Lucy Aikin, his sister, was born at Warrington in 1781. She was a bright student, and began to contribute articles to magazines and reviews at the age of seventeen. Although she published some poems and a novel, she is best known for her historical works: Memoirs of the Court of Queen Elizabeth (1818), Memoirs of the Court of James I (1822), Memoirs of the Court of Charles I (1833) and Life of Addison (1843), the last of which is unfavorably reviewed in an essay by Macaulay. She also wrote a memoir of her aunt, Mrs. Barbauld, and many minor pieces. She was a Unitarian like the other members of her family, and maintained a correspondence from 1826 to 1842 with William Ellery Channing, the famous Boston Unitarian minister, freely expressing her opinions on religion, philosophy, politics and literature. The collection includes a portion of an unpublished letter from Channing to Miss Aikin in which he discusses his own work and James Montgomery, a preacher from Sheffield. Miss Aikin's own letters are all written to her niece Anna (Aikin) Le Breton from the period 1822-1849. Besides discussing family affairs, including Anna's own courtship by Hemery Le Breton, she also gives many anecdotes of notables of the time: Mrs. Martineau; Maria Edgeworth; Joanna Baillie, her neighbor; Sam Sharpe, a famous Egyptologist; John Gould, a noted orinthologist; the Wordsworths; Samuel Taylor Coleridge's daughter, Sara, and her husband; and Cardinal Newman. She died in 1864.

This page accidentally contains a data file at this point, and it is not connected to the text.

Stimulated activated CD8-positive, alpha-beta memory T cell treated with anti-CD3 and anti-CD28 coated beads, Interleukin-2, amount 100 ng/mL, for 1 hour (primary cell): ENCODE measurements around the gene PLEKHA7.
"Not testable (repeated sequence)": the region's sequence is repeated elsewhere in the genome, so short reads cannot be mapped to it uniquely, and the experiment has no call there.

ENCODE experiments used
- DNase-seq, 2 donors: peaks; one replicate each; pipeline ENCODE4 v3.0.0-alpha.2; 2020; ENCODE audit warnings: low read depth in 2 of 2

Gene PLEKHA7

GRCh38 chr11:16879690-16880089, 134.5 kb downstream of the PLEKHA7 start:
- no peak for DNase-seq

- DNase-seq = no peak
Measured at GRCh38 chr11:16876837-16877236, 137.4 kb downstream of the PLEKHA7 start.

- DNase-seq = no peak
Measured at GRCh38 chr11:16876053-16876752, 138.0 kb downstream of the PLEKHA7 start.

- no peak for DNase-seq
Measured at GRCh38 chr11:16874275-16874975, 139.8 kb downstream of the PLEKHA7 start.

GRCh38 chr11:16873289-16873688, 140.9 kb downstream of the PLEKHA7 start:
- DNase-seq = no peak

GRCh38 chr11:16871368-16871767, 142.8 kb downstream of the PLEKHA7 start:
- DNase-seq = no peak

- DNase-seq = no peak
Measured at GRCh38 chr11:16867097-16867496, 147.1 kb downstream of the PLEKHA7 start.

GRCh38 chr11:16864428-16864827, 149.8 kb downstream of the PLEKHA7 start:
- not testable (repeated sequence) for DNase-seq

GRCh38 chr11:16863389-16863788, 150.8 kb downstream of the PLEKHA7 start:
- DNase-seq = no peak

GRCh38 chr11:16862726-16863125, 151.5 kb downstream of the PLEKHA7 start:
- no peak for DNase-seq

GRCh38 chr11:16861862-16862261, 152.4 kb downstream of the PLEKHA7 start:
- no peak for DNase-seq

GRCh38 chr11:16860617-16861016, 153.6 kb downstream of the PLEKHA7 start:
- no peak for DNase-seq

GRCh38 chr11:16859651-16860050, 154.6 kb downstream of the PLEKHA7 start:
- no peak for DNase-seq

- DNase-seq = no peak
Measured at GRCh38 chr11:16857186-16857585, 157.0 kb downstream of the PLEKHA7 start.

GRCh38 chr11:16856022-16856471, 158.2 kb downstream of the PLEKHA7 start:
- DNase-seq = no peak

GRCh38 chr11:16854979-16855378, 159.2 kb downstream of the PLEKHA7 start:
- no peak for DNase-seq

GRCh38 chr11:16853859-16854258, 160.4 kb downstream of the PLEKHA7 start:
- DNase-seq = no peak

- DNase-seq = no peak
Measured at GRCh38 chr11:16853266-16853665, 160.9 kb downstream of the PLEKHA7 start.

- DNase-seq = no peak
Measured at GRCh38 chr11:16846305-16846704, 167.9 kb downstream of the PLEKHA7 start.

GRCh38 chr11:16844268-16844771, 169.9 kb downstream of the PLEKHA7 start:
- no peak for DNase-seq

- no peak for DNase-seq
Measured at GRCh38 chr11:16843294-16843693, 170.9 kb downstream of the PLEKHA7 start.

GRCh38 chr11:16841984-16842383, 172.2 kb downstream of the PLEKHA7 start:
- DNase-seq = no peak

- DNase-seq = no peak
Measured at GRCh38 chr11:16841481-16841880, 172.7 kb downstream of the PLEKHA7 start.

Scope and Content
The Aikin Family Papers consist of 117 letters, 1789-1854, most of which are written by Arthur Aikin and his sister Lucy to family and friends.

The correspondence in the collection covers three periods of time. The first, covering the years 1789-1800 and 1805-1816, consists of 38 letters written by Arthur Aikin to his father, Mr. John Aikin; his mother; his sister, Lucy; and his sister-in-law, Mrs. Charles R. (Anne Wakefield) Aikin; as well as one letter addressed to him from Sarah Cappe. The second group of letters covers the years 1821-1836. Some of the letters are written by Arthur Aikin to his mother; his niece, Susan Aikin; and to his friend, Sarah Lawrence. The others are written by Lucy Aikin to her niece Anna (Aikin) Le Breton. There are 29 of these letters, including one lacking conclusion from William Ellery Channing to Miss Aikin. The third group of 41 letters covers the period 1843-1854 and consists of letters from Arthur Aikin to his sister and Miss Lawrence, one letter from Samuel Rogers to Miss Aikin, and other letters from Miss Aikin to her niece Anna Letitia (Aikin) Le Breton. Aside from the matters mentioned above, letters in all three groups deal primarily with family doings, births, marriages and deaths. The letters from William Ellery Channing and Samuel Rogers are indexed in the card catalog.